The letter’s signatories further condemned Vietnam’s systematic use of violence to suppress growing peaceful protests by farmers and peasants known as the “Victims of Injustice” against official power abuse and State confiscation of land. In Vietnam, where farmers and peasants represent 74% of the 83-million population and 75% of its total work force of 45 million people, this “movement of rural discontent has reached explosive proportions”, with over 2 million complaints filed over the past 10 years. Instead of seeking to solve these problems, Vietnam has banned demonstrations outside public buildings, and subjects the protesters to routine harassment and arrest.

The Open Letter also expressed deep concern for the situation of Buddhist dissident and 2007 Nobel Peace Prize nominee Venerable Thich Quang Do, who is the object of a “virulent slander campaign” in the State-controlled media since he launched a campaign in July 2007 to support the Victims of Injustice. The Deputy leader of the outlawed Unified Buddhist Church of Vietnam (UBCV) is accused of “inciting people to demonstrate”. “These are ominous charges in Vietnam, and we fear they are a prelude to a crackdown”, wrote the signatories, recalling that “Thich Quang Do, who is currently under house arrest without charge at the Thanh Minh Zen Monastery in Ho Chi Minh City, has spent 26 years in detention for his peaceful advocacy of religious freedom, democracy and human rights”.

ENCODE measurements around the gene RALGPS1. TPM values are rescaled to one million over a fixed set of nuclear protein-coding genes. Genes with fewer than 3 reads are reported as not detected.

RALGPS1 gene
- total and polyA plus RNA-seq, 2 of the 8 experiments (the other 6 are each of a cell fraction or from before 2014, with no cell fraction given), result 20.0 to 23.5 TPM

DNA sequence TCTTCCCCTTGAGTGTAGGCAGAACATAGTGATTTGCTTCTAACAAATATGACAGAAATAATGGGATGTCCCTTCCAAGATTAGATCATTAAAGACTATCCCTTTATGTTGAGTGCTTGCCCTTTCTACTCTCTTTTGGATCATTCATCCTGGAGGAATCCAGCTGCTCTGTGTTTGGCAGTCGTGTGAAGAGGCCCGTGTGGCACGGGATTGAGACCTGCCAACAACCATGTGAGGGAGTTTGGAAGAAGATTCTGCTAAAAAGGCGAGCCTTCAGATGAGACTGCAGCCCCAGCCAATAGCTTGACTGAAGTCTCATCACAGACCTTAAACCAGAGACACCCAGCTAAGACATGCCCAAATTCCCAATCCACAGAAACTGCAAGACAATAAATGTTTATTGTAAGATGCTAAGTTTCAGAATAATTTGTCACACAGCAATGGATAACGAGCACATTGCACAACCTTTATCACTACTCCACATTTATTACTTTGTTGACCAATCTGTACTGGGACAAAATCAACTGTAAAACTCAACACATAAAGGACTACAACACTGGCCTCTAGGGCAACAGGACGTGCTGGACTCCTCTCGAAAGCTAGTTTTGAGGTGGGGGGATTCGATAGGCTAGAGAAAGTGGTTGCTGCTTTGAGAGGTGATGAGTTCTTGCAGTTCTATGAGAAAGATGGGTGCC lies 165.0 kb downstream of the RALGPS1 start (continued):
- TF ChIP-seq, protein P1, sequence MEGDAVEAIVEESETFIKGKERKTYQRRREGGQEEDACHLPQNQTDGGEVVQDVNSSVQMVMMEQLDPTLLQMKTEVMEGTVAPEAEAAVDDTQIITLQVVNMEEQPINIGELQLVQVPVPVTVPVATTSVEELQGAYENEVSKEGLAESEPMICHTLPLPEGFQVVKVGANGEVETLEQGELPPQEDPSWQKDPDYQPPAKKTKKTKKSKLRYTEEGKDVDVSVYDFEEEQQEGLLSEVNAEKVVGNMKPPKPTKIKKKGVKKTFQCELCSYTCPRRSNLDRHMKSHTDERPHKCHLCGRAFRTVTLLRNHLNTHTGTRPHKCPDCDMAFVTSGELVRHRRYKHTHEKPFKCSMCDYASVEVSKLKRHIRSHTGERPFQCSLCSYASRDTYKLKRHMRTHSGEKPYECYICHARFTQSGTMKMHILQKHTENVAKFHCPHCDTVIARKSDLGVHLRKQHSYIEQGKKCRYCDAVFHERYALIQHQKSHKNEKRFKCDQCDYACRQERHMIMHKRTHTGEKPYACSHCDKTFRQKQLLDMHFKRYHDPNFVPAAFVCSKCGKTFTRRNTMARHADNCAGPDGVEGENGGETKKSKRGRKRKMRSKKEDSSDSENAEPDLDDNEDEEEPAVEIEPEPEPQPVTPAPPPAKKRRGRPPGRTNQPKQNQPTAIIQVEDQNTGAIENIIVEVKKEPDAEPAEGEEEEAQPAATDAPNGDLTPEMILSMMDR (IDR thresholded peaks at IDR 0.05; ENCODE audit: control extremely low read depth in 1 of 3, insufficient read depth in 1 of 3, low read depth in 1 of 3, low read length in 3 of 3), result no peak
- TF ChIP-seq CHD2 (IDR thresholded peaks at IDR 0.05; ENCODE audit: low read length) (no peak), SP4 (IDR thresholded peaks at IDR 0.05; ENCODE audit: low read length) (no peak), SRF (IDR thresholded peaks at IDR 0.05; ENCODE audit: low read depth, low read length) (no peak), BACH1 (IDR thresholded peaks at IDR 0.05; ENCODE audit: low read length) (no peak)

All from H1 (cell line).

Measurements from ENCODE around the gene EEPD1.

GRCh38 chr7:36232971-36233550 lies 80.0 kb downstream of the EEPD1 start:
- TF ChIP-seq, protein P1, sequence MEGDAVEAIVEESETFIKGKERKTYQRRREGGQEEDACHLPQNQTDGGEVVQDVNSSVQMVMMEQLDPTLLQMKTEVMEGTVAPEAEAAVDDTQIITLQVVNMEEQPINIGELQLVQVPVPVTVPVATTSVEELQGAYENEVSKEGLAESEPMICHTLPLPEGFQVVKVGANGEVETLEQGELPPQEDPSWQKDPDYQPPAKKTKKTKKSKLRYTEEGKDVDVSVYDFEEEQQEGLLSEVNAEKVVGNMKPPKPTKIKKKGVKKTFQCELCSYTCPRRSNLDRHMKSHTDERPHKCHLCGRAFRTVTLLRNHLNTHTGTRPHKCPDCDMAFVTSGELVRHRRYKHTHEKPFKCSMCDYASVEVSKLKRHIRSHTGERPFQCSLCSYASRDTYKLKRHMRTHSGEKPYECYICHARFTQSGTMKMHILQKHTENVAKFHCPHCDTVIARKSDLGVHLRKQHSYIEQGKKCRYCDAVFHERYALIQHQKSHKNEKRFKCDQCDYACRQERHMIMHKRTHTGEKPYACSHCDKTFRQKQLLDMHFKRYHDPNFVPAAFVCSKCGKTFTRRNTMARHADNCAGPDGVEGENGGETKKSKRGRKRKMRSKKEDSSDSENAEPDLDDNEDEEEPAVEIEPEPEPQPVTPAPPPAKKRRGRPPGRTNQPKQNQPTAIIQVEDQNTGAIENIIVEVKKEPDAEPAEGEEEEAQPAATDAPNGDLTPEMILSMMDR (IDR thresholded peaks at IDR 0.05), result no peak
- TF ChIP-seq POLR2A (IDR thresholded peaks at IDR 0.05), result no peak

In conclusion, the signatories of Open Letter called upon all members of the UN General Assembly:

“We believe that international peace and security cannot be maintained by a government who creates insecurity at home by using violence and repression to suppress its citizens’ peaceful aspirations and legitimate rights.

We therefore call upon you not to vote for Vietnam as a Non-Permanent member of the United Nations’ Security Council, and select another Asian candidate for this seat. Vietnam should not be elected to serve on the Security Council unless it makes a formal pledge, within an established time frame, to take the following steps;

Ø immediately release all persons detained for the peaceful exercise of their legitimate right to freedom of expression, religion, assembly and association, in particular the UBCV Patriarch Thich Huyen Quang, Thich Quang Do, Father Nguyen Van Ly, Nguyen Van Dai and Le Thi Cong Nhan;

Ø re-establish the legitimate status of the outlawed Unified Buddhist Church of Vietnam and cease repression against members of all non-recognized religious communities such as the Buddhists, Hoa Hao, Cao Dai and Protestants;